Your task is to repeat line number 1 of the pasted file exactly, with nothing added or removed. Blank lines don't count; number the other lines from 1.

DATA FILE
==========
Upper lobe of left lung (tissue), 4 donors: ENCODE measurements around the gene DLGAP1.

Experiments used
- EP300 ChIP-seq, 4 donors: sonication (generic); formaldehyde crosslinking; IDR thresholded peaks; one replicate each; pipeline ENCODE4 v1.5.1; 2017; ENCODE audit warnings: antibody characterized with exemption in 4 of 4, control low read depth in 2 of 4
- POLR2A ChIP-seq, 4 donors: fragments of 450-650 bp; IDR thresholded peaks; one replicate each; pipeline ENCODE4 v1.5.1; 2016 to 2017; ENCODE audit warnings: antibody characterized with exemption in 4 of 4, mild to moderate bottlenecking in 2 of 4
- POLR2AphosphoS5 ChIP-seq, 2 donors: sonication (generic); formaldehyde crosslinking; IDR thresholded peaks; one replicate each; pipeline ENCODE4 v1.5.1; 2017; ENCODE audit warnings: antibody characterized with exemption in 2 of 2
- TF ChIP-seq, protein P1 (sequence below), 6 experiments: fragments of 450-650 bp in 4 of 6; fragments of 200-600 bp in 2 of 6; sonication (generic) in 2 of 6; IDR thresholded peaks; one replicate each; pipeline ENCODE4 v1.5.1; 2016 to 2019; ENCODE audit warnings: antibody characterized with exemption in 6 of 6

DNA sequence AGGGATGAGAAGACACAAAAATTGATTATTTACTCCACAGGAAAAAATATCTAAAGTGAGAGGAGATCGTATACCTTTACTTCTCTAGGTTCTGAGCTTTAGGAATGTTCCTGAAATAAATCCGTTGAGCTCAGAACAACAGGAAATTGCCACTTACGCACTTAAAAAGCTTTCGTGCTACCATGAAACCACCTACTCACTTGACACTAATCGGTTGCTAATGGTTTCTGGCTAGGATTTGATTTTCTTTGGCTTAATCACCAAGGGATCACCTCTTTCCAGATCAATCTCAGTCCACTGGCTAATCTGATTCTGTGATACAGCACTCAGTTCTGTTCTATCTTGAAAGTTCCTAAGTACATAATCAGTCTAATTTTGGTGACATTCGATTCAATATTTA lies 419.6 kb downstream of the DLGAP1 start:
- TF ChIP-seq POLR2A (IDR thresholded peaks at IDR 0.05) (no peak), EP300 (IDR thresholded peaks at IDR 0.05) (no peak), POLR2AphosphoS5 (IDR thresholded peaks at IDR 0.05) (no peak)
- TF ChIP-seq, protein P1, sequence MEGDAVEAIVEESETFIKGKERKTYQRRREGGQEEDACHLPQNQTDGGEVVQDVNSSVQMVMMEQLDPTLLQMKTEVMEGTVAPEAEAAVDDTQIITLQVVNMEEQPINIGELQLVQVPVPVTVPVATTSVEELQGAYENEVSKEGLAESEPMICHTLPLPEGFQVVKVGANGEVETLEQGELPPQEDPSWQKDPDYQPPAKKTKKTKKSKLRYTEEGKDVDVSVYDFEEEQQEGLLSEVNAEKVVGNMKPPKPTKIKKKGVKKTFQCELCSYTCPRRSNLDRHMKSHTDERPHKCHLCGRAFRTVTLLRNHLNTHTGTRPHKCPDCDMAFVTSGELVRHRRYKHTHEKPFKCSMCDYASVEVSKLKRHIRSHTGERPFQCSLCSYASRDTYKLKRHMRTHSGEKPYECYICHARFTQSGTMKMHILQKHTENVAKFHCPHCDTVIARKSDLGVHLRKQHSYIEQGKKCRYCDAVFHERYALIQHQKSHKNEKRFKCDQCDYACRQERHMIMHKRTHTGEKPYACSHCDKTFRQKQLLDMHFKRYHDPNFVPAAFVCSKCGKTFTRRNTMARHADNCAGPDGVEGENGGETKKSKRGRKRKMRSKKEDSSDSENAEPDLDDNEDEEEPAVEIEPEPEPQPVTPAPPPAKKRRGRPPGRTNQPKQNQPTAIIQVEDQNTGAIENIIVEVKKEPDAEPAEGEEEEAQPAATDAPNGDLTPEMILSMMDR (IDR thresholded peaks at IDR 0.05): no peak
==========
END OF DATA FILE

Upper lobe of left lung (tissue), 4 donors: ENCODE measurements around the gene DLGAP1.